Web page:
University of Illinois at UrbanaChampaign
Professor Ron Laschever, ECON 440, Spring 2010
1
Problem set #3 Answer Key
1. Present a formula to calculate the economic loss
using the guidelines that the special master
prescribed.
You may assume that the person is a 28yearold single male. In your answer, be sure to
address how many additional years you assume an individual would work. Would you discount
earnings that a person would have earned in the future? If so, at what rate? Would your answer
change in the case of a female? Why? [15 Pts]
Let
w
represent a person’s average wage over the past three years (we could find that out by looking at
their tax returns, but if you just assumed some number, that’s fine too). Let
T
represent the number of
additional years a person is assumed to work. Finally, let
r
represent some riskfree interest rate. In the
year after a person died, we assume he would have earned
w
; But the person wouldn’t have received this
for a year. Referring back to our discussion in the previous class, a dollar received in one year is
equivalent to 1/(1+r) today, where
r
is some personal discount rate. Thus,
w
in a year is only worth
w
/(1+
r
) today. Similarly, in two years a person would have been paid
w
, which is worth w/(1+r)
2
today.
That is, a person’s total (economic) compensation can be expressed as:
∑
=
+
=
+
+
+
+
+
+
+
+
=
T
t
t
T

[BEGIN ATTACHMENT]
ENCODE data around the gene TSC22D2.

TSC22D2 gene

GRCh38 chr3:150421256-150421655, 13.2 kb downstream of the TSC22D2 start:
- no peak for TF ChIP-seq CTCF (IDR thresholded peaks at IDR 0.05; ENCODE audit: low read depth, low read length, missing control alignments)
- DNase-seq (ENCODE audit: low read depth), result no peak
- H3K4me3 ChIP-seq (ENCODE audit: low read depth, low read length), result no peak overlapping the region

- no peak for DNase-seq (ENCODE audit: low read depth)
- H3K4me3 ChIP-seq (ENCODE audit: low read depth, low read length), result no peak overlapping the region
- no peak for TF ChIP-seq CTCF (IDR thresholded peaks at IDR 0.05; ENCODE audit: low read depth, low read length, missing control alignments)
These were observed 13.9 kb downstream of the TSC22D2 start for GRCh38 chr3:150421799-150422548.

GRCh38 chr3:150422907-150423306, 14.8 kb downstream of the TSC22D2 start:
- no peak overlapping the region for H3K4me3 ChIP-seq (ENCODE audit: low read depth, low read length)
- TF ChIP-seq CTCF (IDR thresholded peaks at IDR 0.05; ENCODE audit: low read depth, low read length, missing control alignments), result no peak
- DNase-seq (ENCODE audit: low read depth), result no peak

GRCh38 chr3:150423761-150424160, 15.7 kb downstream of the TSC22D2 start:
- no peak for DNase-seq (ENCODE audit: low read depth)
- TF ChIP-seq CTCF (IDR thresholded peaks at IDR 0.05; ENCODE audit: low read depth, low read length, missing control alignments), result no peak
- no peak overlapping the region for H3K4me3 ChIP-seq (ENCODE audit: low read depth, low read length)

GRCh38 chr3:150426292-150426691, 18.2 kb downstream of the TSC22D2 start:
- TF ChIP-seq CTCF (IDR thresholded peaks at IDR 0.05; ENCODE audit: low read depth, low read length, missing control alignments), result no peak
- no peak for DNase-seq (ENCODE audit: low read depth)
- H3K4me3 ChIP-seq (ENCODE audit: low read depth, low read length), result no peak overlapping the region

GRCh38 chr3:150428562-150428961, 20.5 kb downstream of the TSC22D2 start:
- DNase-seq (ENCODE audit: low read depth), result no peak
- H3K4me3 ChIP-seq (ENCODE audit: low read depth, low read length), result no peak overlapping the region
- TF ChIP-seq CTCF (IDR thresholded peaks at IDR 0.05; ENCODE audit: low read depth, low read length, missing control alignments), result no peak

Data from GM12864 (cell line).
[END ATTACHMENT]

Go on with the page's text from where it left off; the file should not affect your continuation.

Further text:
r
w
Total
or
r
w
r
w
r
w
r
w
Total
1
3
2
)
1
(
,
)
1
(
...
)
1
(
)
1
(
1
It would probably be nice to plug in some values. First, what is the value for T? Since we know the
person is 28 the question is really when is a 28yearold male going to retire? There are calculators that
predict that. Since the average retirement age is falling, it might seem reasonable to assume that younger
workers who died on 9/11 would have retired earlier than older workers who died. It would also seem
reasonable to project different retirement ages for people with different characteristics (i.e. low versus
high education, white collar versus blue collar jobs, etc.). Similarly, even though the gap between them is
closing, men still tend to spend more years in the labor market than do women. On the one hand, we
might want to use all available information about a person to project their retirement age. On the other
hand, we might feel guided by a principle to treat people as similarly as possible – either because it’s a
more fair method, or because it’s a more simple method. The Special Master balanced these ideas and
only used a person’s age to determine a person’s retirement age (younger people were assumed to retire
earlier than older people). Men and women who were the same age were assumed to work the same
This preview has intentionally blurred sections. Sign up to view the full version.
View Full Document
This is the end of the preview.
Sign up
to
access the rest of the document.
 Spring '08
 Staff
 Economics, special master, Professor Ron Laschever, UrbanaChampaign Professor Ron

Click to edit the document details